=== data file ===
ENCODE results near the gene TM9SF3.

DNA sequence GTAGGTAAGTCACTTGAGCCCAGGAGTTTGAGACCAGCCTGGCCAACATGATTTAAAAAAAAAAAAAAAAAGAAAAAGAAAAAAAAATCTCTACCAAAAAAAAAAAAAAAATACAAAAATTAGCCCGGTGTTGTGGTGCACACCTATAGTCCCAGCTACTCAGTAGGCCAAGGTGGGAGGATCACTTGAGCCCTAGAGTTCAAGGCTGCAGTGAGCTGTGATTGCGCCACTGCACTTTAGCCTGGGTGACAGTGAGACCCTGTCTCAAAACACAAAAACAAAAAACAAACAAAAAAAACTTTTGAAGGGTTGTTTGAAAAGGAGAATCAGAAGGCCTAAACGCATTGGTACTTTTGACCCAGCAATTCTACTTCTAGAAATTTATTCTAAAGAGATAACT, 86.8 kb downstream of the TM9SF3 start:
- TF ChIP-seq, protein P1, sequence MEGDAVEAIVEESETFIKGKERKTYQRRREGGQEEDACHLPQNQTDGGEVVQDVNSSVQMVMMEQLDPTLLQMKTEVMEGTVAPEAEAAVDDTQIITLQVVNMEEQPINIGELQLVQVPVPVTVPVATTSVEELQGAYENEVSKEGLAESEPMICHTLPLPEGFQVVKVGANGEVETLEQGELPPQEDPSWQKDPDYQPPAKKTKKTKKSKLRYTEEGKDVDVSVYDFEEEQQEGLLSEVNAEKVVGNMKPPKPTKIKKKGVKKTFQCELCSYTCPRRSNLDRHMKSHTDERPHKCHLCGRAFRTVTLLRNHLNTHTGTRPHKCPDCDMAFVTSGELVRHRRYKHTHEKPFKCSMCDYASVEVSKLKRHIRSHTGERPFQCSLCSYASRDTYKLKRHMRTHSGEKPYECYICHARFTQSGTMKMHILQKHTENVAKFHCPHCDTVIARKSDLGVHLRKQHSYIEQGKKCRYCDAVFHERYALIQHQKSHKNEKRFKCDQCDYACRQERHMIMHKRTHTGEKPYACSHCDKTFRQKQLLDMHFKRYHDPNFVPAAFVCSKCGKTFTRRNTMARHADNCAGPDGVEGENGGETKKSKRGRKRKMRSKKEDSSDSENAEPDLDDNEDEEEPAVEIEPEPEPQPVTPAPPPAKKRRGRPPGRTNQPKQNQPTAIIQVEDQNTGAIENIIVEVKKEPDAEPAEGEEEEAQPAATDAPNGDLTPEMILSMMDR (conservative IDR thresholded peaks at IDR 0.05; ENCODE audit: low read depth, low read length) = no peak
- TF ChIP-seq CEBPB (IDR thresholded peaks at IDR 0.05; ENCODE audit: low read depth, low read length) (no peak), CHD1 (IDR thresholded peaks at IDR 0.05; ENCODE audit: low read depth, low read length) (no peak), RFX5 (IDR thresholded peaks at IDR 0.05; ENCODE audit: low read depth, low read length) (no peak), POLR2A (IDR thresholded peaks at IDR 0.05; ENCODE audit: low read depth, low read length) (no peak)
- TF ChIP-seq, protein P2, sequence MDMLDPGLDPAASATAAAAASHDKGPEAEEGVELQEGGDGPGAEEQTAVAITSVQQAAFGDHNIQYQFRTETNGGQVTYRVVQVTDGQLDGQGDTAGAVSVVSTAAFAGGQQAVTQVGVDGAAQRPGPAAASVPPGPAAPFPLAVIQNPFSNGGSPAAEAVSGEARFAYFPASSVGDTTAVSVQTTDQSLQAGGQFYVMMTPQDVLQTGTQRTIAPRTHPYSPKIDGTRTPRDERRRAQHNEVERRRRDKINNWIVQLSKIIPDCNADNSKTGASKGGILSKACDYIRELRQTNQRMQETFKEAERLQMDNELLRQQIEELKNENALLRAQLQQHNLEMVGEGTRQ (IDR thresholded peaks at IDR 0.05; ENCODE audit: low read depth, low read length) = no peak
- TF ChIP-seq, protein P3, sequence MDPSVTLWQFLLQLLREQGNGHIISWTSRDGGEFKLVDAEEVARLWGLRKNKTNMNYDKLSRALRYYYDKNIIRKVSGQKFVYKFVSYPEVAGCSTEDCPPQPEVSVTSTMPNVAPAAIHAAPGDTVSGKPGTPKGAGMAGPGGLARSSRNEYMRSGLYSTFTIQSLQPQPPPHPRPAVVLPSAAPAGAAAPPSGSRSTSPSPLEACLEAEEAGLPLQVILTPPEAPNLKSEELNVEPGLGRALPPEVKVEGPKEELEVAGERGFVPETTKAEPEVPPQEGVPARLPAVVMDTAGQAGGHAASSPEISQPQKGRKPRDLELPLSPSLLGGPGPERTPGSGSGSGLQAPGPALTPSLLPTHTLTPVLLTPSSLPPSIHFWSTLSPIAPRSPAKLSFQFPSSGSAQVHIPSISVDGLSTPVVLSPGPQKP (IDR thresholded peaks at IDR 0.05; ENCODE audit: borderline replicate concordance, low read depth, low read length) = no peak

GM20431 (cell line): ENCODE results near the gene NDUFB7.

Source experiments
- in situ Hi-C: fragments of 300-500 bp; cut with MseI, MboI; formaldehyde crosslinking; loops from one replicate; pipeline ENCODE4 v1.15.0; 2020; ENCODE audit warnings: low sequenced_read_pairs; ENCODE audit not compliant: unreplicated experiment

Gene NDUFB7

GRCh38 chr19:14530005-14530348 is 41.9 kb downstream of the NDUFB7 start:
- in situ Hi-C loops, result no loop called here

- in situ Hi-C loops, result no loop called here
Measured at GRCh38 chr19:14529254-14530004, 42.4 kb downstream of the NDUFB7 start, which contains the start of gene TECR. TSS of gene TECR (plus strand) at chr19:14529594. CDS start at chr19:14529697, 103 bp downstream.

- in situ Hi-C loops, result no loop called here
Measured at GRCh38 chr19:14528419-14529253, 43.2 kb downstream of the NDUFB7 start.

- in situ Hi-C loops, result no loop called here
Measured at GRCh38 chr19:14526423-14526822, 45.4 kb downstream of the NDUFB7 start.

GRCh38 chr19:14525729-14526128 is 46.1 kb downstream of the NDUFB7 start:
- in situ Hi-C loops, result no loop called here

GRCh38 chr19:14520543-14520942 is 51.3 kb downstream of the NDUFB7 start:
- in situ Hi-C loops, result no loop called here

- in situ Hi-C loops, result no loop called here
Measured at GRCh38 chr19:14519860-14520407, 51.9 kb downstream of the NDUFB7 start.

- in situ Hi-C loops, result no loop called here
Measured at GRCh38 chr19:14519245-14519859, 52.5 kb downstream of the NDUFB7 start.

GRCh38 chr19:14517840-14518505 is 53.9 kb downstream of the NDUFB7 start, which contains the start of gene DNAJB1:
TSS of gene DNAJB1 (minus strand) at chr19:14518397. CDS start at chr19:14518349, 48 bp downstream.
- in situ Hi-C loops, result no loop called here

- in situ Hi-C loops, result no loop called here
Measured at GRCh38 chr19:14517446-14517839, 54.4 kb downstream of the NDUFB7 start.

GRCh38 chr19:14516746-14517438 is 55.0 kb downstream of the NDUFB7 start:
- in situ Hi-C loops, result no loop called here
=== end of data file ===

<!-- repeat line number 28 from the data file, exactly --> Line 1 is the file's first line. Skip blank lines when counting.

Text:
TSS of gene DNAJB1 (minus strand) at chr19:14518397. CDS start at chr19:14518349, 48 bp downstream.